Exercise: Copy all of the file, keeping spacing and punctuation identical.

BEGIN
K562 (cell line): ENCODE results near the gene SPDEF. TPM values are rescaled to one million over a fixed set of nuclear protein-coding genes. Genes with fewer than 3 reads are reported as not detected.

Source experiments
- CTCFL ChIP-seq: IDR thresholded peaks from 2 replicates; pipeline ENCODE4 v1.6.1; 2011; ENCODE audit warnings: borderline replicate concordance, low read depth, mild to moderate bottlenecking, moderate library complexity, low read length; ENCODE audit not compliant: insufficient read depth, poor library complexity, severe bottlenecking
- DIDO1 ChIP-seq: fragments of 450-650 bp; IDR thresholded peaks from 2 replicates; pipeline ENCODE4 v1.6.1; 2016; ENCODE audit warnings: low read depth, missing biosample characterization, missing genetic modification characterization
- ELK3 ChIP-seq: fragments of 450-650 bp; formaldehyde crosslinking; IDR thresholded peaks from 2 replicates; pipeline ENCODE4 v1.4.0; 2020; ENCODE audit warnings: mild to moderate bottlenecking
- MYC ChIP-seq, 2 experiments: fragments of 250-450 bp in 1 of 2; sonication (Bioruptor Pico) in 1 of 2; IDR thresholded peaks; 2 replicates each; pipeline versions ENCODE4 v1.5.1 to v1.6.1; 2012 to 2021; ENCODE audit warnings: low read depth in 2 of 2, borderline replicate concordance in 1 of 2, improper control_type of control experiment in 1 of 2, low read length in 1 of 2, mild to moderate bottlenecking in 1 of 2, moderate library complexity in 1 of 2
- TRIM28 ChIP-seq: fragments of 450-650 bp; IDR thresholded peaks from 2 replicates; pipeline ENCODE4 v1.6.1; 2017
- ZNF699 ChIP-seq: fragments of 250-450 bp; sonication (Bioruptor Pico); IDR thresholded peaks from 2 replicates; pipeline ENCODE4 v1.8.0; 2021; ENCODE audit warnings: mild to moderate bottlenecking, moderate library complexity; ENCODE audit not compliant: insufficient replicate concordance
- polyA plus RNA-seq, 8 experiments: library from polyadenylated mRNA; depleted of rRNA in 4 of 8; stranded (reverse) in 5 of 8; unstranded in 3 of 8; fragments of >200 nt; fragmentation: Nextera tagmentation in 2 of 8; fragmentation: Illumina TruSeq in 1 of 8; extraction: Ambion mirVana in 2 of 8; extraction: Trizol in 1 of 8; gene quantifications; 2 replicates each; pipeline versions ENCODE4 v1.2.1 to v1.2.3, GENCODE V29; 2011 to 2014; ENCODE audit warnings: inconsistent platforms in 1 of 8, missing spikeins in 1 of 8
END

K562 (cell line): ENCODE results near the gene SPDEF. TPM values are rescaled to one million over a fixed set of nuclear protein-coding genes. Genes with fewer than 3 reads are reported as not detected.

Source experiments
- CTCFL ChIP-seq: IDR thresholded peaks from 2 replicates; pipeline ENCODE4 v1.6.1; 2011; ENCODE audit warnings: borderline replicate concordance, low read depth, mild to moderate bottlenecking, moderate library complexity, low read length; ENCODE audit not compliant: insufficient read depth, poor library complexity, severe bottlenecking
- DIDO1 ChIP-seq: fragments of 450-650 bp; IDR thresholded peaks from 2 replicates; pipeline ENCODE4 v1.6.1; 2016; ENCODE audit warnings: low read depth, missing biosample characterization, missing genetic modification characterization
- ELK3 ChIP-seq: fragments of 450-650 bp; formaldehyde crosslinking; IDR thresholded peaks from 2 replicates; pipeline ENCODE4 v1.4.0; 2020; ENCODE audit warnings: mild to moderate bottlenecking
- MYC ChIP-seq, 2 experiments: fragments of 250-450 bp in 1 of 2; sonication (Bioruptor Pico) in 1 of 2; IDR thresholded peaks; 2 replicates each; pipeline versions ENCODE4 v1.5.1 to v1.6.1; 2012 to 2021; ENCODE audit warnings: low read depth in 2 of 2, borderline replicate concordance in 1 of 2, improper control_type of control experiment in 1 of 2, low read length in 1 of 2, mild to moderate bottlenecking in 1 of 2, moderate library complexity in 1 of 2
- TRIM28 ChIP-seq: fragments of 450-650 bp; IDR thresholded peaks from 2 replicates; pipeline ENCODE4 v1.6.1; 2017
- ZNF699 ChIP-seq: fragments of 250-450 bp; sonication (Bioruptor Pico); IDR thresholded peaks from 2 replicates; pipeline ENCODE4 v1.8.0; 2021; ENCODE audit warnings: mild to moderate bottlenecking, moderate library complexity; ENCODE audit not compliant: insufficient replicate concordance
- polyA plus RNA-seq, 8 experiments: library from polyadenylated mRNA; depleted of rRNA in 4 of 8; stranded (reverse) in 5 of 8; unstranded in 3 of 8; fragments of >200 nt; fragmentation: Nextera tagmentation in 2 of 8; fragmentation: Illumina TruSeq in 1 of 8; extraction: Ambion mirVana in 2 of 8; extraction: Trizol in 1 of 8; gene quantifications; 2 replicates each; pipeline versions ENCODE4 v1.2.1 to v1.2.3, GENCODE V29; 2011 to 2014; ENCODE audit warnings: inconsistent platforms in 1 of 8, missing spikeins in 1 of 8